WATAUGA — The nation becomes increasingly more on edge with each mass shooting tragedy, and local law enforcement are continuing to see the need for preparedness and prevention — both on the part of the public and their agencies.
“These acts of mass violence are concerning for all of us,” said Appalachian State University Police Chief Andrew Stephenson. “It fundamentally changes our thought process; it alters the culture of our society.”
Just this month, the nation became aware of a shooting in El Paso, Texas, and another in Dayton, Ohio — the two not even 24 hours apart. According to CNN, 22 people died and more than two dozen were wounded when a shooter opened fire in an El Paso Walmart. The Dayton Daily News reported that a gunman killed nine people and injured 32 more in less than 60 seconds outside of a bar in Dayton.
“We certainly take these incidents seriously and have been preparing for years for such a possibility,” said Boone Police Capt. Andy Le Beau. “In our business, while we hope and pray it never happens, we do say ‘when, not if.’ We never want to lull ourselves into a false sense of security with the mindset that it can’t happen here.”
Le Beau stated that the Boone Police Department conducts an active shooter training yearly — sometimes even more often — in conjunction with all Watauga County law enforcement agencies as well as fire departments and medic services. Watauga County Sheriff Len Hagaman said that cross-agency trainings have been taking place over the summer. The trainings use simulations to bring a “safe, but effective, reality to various scenarios,” he said.
Aside from App State Police and WCSO, Le Beau said Boone Police also tries to work with fire services, medics, Watauga County Emergency Management, Watauga County Schools, Appalachian Regional Healthcare System, Watauga Department of Social Services, Daymark Recovery Services and the N.C. State Bureau of Investigation. Le Beau, Stephenson and Hagaman all discussed the importance of local agencies working together when it comes to ensuring the safety of the community.
“We rely on our citizens, visitors, students, schools, businesses, neighbors and all first responders to be vigilant and report anything suspicious,” Hagaman said. “None of us can be everywhere at all times; we must partner with each other to hopefully ensure citizen and officer safety.”
Boone Police also offers an active shooter training to businesses, organizations and other groups on how to respond in case of some type of threat. This training also includes recognizing potential threats by teaching employees what to look for and how to react to a threat.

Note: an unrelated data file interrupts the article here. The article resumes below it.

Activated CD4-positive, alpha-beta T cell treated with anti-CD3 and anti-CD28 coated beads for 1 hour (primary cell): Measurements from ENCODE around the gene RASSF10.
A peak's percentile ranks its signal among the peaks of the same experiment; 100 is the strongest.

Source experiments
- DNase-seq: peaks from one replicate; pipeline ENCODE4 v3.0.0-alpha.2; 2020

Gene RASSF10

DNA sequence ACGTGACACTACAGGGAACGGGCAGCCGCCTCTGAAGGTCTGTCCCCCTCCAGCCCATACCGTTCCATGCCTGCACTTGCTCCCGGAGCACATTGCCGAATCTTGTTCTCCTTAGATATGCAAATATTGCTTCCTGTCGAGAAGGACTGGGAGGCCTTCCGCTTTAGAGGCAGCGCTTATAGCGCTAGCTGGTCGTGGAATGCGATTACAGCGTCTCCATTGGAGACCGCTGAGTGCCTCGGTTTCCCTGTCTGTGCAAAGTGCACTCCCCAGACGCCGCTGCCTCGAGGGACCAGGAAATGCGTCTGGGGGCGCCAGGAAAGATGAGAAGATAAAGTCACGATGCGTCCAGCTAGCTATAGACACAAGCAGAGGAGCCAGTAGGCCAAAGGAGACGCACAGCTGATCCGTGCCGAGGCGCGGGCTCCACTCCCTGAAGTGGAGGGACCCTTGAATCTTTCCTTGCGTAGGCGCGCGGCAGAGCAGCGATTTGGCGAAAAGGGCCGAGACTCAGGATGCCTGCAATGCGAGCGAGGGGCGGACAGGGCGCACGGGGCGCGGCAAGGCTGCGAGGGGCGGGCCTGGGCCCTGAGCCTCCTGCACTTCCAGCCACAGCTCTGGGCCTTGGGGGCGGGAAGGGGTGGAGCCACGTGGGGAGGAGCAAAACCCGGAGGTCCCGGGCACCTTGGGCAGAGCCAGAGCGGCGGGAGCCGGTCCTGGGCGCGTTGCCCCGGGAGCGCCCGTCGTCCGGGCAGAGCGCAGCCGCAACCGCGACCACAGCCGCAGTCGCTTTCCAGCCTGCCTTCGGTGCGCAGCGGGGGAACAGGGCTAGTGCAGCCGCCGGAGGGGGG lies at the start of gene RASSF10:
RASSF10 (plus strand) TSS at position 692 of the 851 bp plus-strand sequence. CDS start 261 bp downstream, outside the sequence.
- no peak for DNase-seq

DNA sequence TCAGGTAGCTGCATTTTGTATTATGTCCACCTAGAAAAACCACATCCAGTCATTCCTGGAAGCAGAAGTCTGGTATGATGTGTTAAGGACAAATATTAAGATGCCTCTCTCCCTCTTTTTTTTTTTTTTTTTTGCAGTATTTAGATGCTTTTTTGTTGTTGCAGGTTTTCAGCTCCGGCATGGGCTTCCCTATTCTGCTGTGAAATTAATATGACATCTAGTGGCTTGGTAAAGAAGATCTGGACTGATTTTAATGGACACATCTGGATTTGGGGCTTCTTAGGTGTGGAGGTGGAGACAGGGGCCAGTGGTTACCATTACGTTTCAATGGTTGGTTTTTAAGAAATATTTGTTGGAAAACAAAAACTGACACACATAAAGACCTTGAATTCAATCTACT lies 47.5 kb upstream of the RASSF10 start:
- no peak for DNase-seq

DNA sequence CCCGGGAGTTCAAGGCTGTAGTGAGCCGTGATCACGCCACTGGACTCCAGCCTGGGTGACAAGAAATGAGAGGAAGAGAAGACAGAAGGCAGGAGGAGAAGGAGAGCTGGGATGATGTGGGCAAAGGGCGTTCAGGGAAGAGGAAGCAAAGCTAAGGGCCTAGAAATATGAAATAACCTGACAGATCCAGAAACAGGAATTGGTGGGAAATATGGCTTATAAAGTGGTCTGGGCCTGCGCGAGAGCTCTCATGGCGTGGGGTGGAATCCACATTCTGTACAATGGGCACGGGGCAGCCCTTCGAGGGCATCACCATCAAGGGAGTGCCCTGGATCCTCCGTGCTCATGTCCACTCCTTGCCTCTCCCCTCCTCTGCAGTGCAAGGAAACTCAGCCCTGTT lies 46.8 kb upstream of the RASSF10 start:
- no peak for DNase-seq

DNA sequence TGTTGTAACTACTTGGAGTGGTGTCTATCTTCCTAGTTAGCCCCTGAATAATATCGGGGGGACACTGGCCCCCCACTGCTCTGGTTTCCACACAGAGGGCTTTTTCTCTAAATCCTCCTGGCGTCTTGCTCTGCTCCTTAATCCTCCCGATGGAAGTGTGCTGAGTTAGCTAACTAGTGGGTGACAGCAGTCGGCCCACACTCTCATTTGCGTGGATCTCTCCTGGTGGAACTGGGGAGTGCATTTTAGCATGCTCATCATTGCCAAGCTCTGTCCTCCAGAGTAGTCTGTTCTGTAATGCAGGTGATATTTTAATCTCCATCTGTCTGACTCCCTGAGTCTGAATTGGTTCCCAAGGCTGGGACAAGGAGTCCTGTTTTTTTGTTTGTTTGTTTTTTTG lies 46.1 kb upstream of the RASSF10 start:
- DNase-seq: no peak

“The time to plan for a crisis is before that crisis occurs,” Le Beau said. “We help people plan their response and discuss their options in certain situations based on location, environmental design and individual needs.”
Subsequent to the El Paso and Dayton tragedies, the Boone Police Department responded to a suspicious person in the parking lot of the Watauga County Public Library, according to Le Beau. The person was gone before officers arrived, and it was not determined if the person was an actual threat. The Watauga County Sheriff’s Office soon after responded to a suspicious social media post made by a minor, according to a WCSO shift report.
One of the important responsibilities that Le Beau said Boone Police assumes is the investigation of possible threats.
“We see so many times across the nation in the aftermath of a shooting that ‘red flags’ were missed,” Le Beau said. “We have developed systems in the county and the state to make sure that information does not fall through the cracks.”
Le Beau explained that each local agency has instituted a system to ensure that information gets funneled to a specific person — whose job it is to follow up on the information and share reports with partner agencies. Le Beau said Boone Police routinely follows up on tips, shares the information with other agencies and then works with many partners to determine what the best course of action is for the particular situation.
This past April, the N.C. SBI announced the creation of its Behavioral Threat Assessment Unit, whose focus is to work with local law enforcement and communities to identify, investigate, assess and manage threats of targeted attacks. These attacks could be mass violence at schools, places of worship or other areas of large gatherings. The SBI hosted a threat management training course that same month in conjunction with the University of North Carolina at Greensboro Police Department and the UNC System for local and state law enforcement agencies.